An island is a piece of land surrounded by water. By custom it is agreed that this definition does not apply to the 5 largest pieces of land that form the continents (see plate tectonics). The largest island in the world is Greenland (2 175 596 km2); the largest in Canada is Baffin Island (507 451 km2). Seventeen other Canadian islands exceed 10 000 km2 in area. The islands lying north of the mainland of Canada, are generally referred to as the Canadian Arctic Archipelago. They include the Queen Elizabeth Islands, those lying north of the strait (known successively from west to east as M'Clure Strait, Viscount Melville Sound, Barrow Strait and Lancaster Sound), which extends east-west approximately along 74° north latitude. Manitoulin Island (2765 km2), the largest island in the world located in a freshwater lake (as distinct from a flowing river), itself contains 17 lakes containing islands.
The total number of islands in Canada has never been established, but it is very large. It is estimated that there are some 30 000 islands along the eastern shore of Georgian Bay alone (the Thirty Thousand Islands). The Canadian Gazetteer Atlas (1980) records the names of 1016 individual islands and 129 groups or archipelagoes. Of these islands, 259 were recorded as inhabited in the 1976 census of Canada. At that time, Île de Montréal had the greatest population (1 869 641); the 1996 census lists the population as 1 772 505.
Origin of Islands
Islands are formed through a variety of geomorphic processes. Canadian islands fall into 2 categories: those resulting from the action of running water on an upland that has recently undergone glaciation, and those formed by the rise in sea level that normally follows an ice age. Glaciers and ice sheets are able to scoop hollows out of hard rock. If glaciation is followed by a humid period, the hollows will be filled with lakes; if the surface is sufficiently irregular, islands will occur within the lakes. The islands of the Great Lakes belong to this class.
When large rivers flow over an irregular, glaciated surface, their channels may divide to form islands (eg, those on which the cities of Montréal and Laval are found, and also the Île d'Orléans). Ice not only scoops out hollows by Erosion, it also deposits as till the material it has gathered up. The till can form natural dams impeding the flow of the rivers that drain a land surface where ice has melted. Irregularities left in glacial till may then form islands in the lakes ponded behind such dams (eg, those in Rice Lake, 95 km northeast of Toronto).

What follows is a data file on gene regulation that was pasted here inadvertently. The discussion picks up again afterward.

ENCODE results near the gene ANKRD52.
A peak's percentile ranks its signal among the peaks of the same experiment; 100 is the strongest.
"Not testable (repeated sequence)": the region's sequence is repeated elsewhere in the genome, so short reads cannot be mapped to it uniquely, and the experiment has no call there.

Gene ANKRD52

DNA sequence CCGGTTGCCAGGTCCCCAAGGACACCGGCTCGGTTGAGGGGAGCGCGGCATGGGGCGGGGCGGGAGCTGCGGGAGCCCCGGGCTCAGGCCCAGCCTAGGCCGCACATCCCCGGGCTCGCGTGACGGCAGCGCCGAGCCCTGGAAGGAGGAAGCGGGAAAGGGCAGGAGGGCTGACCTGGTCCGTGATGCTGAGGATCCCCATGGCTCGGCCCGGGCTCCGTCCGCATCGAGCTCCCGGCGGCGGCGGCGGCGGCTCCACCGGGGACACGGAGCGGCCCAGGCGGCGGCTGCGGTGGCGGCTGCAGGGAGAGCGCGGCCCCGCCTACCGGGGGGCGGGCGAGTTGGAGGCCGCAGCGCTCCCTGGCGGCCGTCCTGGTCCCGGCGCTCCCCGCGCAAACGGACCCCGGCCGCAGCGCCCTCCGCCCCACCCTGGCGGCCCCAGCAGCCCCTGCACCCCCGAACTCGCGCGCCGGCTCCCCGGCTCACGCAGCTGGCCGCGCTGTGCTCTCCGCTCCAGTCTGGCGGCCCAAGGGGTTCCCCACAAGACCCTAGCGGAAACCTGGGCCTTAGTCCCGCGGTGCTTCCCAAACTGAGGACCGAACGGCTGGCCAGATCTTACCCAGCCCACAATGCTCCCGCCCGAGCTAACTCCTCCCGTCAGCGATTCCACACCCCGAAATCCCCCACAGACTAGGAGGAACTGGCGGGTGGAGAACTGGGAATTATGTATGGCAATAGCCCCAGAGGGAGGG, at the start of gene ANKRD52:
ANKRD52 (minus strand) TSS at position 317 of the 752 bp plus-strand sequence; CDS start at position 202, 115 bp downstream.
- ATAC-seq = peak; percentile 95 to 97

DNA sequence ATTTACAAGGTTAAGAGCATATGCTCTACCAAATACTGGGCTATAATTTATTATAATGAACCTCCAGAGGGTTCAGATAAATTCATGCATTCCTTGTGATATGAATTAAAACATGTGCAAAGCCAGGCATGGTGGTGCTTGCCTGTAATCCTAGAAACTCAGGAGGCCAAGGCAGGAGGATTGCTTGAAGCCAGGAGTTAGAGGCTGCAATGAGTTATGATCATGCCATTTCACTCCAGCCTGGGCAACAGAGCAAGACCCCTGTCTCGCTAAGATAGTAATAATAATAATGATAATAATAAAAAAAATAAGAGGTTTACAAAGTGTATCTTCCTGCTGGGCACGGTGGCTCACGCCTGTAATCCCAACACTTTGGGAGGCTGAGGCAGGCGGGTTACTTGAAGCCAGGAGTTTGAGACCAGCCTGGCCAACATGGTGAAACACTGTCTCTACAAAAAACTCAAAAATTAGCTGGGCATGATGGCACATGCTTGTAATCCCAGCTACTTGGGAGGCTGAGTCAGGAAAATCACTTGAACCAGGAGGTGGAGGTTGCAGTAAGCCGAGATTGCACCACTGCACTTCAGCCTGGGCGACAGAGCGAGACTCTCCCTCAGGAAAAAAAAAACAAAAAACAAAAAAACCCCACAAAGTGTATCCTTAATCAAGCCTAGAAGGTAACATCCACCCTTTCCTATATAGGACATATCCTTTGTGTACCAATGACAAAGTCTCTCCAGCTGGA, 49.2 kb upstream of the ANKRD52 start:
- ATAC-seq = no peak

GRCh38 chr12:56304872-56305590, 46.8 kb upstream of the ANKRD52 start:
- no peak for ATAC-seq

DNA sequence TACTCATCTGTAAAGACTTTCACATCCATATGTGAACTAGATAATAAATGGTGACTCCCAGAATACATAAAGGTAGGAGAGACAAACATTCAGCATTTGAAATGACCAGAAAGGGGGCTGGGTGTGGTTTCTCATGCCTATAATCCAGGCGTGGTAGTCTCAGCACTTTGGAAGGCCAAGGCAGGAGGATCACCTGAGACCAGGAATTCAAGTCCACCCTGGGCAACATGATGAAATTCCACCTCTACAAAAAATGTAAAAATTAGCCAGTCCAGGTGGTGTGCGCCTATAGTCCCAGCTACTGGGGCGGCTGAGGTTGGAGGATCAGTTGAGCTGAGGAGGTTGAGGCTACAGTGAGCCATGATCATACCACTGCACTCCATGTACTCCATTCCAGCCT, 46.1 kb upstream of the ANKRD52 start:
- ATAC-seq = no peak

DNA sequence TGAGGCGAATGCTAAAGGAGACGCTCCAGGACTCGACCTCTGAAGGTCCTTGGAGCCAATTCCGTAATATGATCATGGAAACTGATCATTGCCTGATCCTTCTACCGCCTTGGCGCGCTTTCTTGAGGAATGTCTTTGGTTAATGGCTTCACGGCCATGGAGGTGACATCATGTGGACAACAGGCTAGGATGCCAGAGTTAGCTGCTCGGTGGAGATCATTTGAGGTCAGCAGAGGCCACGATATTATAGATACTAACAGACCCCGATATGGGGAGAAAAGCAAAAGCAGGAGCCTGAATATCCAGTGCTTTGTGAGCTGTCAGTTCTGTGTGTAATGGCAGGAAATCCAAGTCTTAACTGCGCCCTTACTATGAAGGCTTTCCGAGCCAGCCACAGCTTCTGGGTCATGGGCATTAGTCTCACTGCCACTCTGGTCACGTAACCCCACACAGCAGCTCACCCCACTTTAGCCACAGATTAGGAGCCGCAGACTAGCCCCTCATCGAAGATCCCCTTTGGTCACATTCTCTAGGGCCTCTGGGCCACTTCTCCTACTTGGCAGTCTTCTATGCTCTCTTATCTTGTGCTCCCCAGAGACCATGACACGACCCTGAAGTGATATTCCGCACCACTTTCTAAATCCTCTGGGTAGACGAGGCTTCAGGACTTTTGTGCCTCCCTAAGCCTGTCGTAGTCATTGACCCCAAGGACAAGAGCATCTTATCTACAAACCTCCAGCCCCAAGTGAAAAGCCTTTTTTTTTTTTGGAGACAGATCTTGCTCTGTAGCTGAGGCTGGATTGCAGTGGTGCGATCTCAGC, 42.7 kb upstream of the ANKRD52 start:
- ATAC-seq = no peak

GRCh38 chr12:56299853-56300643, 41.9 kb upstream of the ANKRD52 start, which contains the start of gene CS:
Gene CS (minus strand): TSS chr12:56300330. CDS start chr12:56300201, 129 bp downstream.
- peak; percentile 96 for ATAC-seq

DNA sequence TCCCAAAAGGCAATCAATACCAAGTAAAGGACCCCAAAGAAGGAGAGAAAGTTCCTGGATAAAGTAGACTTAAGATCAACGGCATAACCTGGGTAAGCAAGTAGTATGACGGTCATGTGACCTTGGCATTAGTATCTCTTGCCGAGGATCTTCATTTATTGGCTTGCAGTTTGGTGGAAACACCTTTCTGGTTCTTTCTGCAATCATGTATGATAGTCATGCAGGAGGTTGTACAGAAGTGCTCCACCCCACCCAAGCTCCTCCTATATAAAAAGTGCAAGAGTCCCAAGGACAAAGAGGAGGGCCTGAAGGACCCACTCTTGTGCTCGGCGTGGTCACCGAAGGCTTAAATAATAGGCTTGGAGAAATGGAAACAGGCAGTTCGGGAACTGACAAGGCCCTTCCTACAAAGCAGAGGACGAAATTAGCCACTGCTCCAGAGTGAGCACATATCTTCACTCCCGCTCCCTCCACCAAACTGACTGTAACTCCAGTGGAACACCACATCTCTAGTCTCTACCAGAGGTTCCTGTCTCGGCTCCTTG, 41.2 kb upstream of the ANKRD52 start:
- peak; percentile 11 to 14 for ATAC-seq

The second major group of islands, those formed by the rise in sea level following a glaciation, include the uncounted islands of Canada's Pacific, Arctic and Atlantic coasts. In most cases, the erosional action of ice causes the irregularities in the land surface that result in islands as the margins of a continent are flooded. Some islands, however, result from the deposition of till (eg, those near Lunenburg in Mahone Bay, NS).
Islands are also formed by the deposition of alluvium where the flow of water in a river is checked at or before the delta (eg, Lulu and Sea islands at the mouth of the Fraser River), and by the drifting of sand and gravel along seashores or lakeshores (eg, Toronto Islands). In some parts of the world, islands have been formed by the eruption of volcanoes and by the growth of coral. No examples of either type occur in Canada.
Finally, islands can result from human action. One, René-Levasseur (2020 km2), was formed when the waters of Réservoir Manicouagan, rising behind the Daniel Johnson Dam, surrounded Mount Babel (elevation 952 m). Approximately three-quarters the size of Manitoulin, it is the largest island in Canada formed by human activity, and may be the largest such island in the world.
See also Islands: Table; Coastal Landform; Physiographic Regions; River Landform.